Monthly Archives: December 2013

adbusting

Recently, I got yet another email from Adbusters in my inbox. Normally this is merely inconvenient, since I’ve unsubscribed from them at least three times, and delete it. But something about the subject line pulled me in and I opened it to see this:

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I’m livid. A major aim of Adbusters is to educate Americans about when they’re being manipulated by advertising — so important that busting the Ad industry is right in their name. It’s a great goal, and Adbusters does many other great things: they organized Buy Nothing Day, and promote Buy Nothing Christmas.

But here’s the thing: you don’t get to boycott Christmas, and then use the same holiday to fund-raise for yourself.

You don’t get to condemn Santa and then use him to pull in cash (and I’m not even a fan of Santa).

You don’t get to convince me to not spend money, and then ask me for money.

You don’t get to tell me to not spend money specifically on gifts that my family wants, and then ask me to spend money to give them a gift of your product (let’s not pretend that this magazine is anything other than product sold for profit, no different from the book my father-in-law wants or the Cosmo magazine my sister reads).

You don’t get to wish me a “corpo-free holiday” at the end of the email from “everyone at Adbusters”– itself a corporation! Does size alone determine whether a corporation is worthy of my dollars (indeed, worthy of existence) or not? What is the tipping point? Is it measured in dollars or employees? WorldVision is huge and does lots of good; Adbusters maybe tiny, but without integrity.

There is so much bullshit here. Buy Nothing for Christmas, sure, but certainly don’t buy into a manipulative a deceitful Adbusters. At least be honest about what you’re doing, corpo–it’s what you want from Kraft and Phillip Morris.

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remember death

Recently, a friend sent me this piece in which Russell Banks discusses his inspiration for writing: a gravestone inscription of Remember Death that sits near his desk.

I’m reminded (as I read Banks’s words now, and often when I write) of Andrew Marvell’s line, “at my back I always hear Time’s wingéd chariot hurrying near.” For some reason it gives me the feeling of a hand lightly touching the small of my back; a feminine image, a tuxedoed man ushering me inside while holding open the door. I don’t need to look over my shoulder to know that it is no mortal, but Death’s skeletal hand, resting on the curve of my spine.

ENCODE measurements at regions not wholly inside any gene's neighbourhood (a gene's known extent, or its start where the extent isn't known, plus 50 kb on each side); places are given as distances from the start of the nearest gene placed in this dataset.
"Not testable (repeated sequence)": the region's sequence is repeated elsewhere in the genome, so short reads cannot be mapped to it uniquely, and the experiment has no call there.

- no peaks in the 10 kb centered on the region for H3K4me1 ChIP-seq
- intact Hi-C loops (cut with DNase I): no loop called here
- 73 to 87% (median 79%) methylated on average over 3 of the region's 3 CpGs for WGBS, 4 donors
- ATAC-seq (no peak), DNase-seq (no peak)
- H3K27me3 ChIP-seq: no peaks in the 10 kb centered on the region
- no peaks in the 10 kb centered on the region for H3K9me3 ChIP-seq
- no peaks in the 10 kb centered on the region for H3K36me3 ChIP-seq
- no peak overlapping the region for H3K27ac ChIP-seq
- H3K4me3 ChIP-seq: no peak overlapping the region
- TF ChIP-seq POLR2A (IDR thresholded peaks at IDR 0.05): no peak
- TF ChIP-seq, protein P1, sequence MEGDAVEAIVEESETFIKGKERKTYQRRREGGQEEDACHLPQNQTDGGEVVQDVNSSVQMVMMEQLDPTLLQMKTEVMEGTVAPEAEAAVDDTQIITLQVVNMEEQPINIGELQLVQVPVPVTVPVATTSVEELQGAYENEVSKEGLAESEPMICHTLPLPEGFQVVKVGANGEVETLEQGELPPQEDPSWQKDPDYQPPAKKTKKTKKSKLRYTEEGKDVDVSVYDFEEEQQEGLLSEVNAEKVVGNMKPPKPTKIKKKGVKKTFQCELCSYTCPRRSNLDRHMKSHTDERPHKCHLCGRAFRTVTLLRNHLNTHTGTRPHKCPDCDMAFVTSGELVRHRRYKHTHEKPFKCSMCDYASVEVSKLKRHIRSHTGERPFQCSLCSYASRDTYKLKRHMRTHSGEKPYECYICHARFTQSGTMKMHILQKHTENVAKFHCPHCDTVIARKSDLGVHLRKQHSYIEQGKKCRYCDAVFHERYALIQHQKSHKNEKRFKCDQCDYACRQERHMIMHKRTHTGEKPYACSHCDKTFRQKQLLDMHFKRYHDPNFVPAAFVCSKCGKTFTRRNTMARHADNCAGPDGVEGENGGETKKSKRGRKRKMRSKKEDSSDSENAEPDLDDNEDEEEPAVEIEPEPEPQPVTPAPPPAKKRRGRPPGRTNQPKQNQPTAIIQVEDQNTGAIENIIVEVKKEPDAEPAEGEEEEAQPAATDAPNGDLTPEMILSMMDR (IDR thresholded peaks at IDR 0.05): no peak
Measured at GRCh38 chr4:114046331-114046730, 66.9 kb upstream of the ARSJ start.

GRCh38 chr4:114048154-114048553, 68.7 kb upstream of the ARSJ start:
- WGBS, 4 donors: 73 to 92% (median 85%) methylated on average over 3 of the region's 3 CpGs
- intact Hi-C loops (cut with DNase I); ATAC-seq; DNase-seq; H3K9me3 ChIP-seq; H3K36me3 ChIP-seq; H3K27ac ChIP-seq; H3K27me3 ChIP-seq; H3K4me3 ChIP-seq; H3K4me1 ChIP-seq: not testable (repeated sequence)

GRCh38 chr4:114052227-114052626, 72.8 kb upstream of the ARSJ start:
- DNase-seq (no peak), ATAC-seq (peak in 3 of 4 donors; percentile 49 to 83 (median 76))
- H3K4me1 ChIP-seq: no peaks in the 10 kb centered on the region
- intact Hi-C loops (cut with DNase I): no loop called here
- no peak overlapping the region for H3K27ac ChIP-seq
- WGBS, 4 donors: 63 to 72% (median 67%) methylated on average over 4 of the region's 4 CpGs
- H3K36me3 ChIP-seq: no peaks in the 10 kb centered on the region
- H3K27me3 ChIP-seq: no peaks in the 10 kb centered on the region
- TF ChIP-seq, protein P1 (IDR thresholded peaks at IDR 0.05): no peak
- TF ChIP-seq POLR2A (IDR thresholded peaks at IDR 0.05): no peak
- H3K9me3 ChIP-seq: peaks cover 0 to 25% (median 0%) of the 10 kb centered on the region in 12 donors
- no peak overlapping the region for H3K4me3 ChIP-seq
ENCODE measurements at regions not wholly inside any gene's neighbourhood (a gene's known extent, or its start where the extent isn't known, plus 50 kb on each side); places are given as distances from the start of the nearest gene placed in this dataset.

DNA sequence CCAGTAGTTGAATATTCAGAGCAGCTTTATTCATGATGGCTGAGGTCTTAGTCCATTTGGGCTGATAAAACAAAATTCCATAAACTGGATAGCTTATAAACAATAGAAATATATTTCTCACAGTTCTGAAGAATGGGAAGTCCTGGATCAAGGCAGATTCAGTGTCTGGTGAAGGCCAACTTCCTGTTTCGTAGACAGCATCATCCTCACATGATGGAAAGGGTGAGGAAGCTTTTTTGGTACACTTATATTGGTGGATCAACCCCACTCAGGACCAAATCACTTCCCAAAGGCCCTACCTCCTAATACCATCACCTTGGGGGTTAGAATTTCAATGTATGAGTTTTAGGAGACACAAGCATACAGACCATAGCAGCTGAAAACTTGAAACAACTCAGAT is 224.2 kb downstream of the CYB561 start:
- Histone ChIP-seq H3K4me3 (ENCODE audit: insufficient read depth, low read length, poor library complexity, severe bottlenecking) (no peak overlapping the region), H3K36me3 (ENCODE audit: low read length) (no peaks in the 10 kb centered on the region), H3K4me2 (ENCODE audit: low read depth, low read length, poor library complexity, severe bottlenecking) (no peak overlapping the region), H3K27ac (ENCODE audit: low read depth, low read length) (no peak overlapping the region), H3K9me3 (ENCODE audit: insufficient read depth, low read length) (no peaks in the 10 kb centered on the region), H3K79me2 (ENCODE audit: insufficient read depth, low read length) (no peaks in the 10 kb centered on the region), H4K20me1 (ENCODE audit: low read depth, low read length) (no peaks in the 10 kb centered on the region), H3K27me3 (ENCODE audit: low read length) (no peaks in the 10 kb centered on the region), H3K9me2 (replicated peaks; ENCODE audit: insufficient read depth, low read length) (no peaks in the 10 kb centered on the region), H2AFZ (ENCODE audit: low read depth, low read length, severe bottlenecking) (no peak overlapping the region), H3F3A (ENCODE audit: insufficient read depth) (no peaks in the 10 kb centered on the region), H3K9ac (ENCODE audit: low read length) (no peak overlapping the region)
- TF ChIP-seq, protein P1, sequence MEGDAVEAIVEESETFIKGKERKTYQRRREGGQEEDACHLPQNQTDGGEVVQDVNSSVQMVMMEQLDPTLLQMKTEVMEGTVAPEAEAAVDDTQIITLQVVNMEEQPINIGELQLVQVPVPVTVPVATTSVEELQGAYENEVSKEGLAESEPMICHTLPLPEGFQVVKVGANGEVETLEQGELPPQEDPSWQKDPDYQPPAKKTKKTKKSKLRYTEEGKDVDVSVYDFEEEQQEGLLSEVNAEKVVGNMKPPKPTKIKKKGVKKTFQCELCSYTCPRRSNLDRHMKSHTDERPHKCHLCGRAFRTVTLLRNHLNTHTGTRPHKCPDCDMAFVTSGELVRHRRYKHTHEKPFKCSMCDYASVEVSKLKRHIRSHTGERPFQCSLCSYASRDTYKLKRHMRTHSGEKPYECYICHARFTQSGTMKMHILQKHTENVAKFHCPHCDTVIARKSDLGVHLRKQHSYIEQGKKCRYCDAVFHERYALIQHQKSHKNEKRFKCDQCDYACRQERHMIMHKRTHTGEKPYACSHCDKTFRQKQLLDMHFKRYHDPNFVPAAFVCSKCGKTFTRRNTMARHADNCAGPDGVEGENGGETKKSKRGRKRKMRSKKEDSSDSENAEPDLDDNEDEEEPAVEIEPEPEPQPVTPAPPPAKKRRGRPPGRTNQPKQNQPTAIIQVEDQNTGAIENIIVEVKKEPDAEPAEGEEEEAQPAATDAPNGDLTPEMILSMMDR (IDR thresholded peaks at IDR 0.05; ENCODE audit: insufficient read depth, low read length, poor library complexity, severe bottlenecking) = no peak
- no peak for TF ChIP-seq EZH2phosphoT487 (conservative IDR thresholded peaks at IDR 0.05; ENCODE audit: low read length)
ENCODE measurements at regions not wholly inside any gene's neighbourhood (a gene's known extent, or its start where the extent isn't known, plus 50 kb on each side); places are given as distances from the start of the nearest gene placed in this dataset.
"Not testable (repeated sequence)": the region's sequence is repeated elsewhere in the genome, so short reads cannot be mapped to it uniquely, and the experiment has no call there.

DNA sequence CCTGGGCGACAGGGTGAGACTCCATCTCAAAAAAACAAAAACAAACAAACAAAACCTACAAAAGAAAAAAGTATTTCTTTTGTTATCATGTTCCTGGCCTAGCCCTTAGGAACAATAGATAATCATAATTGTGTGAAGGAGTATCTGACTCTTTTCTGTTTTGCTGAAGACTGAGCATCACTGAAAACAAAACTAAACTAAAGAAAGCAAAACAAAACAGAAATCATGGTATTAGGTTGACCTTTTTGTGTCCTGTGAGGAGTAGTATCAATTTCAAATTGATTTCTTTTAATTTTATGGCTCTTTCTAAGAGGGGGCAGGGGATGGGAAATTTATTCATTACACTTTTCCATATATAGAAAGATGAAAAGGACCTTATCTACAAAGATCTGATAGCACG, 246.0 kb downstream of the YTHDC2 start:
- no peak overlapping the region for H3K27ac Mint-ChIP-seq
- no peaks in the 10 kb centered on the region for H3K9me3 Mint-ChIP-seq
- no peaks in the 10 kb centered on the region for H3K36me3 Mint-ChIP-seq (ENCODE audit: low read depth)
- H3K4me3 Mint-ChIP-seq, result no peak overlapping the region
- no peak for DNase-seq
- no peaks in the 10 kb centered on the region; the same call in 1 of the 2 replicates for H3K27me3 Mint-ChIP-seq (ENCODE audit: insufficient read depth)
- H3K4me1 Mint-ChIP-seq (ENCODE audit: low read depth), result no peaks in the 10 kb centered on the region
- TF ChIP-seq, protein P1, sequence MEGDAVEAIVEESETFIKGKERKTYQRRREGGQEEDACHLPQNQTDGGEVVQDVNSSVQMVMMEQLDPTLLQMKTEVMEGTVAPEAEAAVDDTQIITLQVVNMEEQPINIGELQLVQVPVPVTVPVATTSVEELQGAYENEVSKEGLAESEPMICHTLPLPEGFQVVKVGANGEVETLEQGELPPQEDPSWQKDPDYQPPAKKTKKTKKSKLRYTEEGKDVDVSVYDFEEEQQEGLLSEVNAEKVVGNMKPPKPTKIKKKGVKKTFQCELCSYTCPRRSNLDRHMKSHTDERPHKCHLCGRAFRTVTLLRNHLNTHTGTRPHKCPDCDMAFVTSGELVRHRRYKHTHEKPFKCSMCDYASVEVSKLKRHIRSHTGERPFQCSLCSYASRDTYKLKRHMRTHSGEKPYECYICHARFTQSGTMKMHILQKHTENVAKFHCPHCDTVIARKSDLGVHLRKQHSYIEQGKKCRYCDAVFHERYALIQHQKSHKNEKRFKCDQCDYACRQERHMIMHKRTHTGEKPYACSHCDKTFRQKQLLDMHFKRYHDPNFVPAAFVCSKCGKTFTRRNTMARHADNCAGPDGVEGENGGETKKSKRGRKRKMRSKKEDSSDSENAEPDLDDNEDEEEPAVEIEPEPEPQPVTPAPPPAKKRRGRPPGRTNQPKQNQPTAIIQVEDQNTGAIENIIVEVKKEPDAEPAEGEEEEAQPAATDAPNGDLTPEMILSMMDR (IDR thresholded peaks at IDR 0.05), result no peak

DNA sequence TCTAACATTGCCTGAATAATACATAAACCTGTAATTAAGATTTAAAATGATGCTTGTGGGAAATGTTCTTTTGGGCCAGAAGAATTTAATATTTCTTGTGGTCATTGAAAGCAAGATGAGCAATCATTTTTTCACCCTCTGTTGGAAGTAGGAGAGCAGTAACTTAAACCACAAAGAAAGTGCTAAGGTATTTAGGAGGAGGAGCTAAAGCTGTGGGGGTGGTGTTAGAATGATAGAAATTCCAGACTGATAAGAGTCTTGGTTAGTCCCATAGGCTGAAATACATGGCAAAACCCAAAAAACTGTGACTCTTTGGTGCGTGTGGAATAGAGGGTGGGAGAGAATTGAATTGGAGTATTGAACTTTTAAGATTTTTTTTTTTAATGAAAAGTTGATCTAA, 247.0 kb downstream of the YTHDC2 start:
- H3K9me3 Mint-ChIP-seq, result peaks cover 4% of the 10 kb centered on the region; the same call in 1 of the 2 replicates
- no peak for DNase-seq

Yet death is such an abstraction, so hard to keep near. I’ve more than once tried to be decisive about killing myself, tried to pick a date, so that I could write a suicide letter about the way I experience the world. Undoubtedly, the letter would turn into an essay and then a book and maybe something worthwhile would come of it. But I can’t convince myself quite enough that I’ll actually follow through with the suicide, at least never for long enough to actually write something worthwhile. Or, the times I begin to draft such an essay in my head, I’m already so far in despair that I know—with supposed certainty—that nothing worthwhile would ever come of it, or of any work at all. Everything is meaningless, I mumble to myself, everything is vapor.
Sometimes I worry that because I don’t remember death and because I don’t write—the causation is important—I’ll be diagnosed, someday soon, with an exotic, fast-moving, incurable disease and have to scribble down just one of the dozen books I have inside me before the spirit expires.
So here I am. Anxious, unproductive. Paralyzed.
Jesus said: If you bring forth what is within you, what you bring forth will save you. If you do not bring  forth what is within you, what you do not bring forth will kill you. It feels true. And I don’t now how to get it out.
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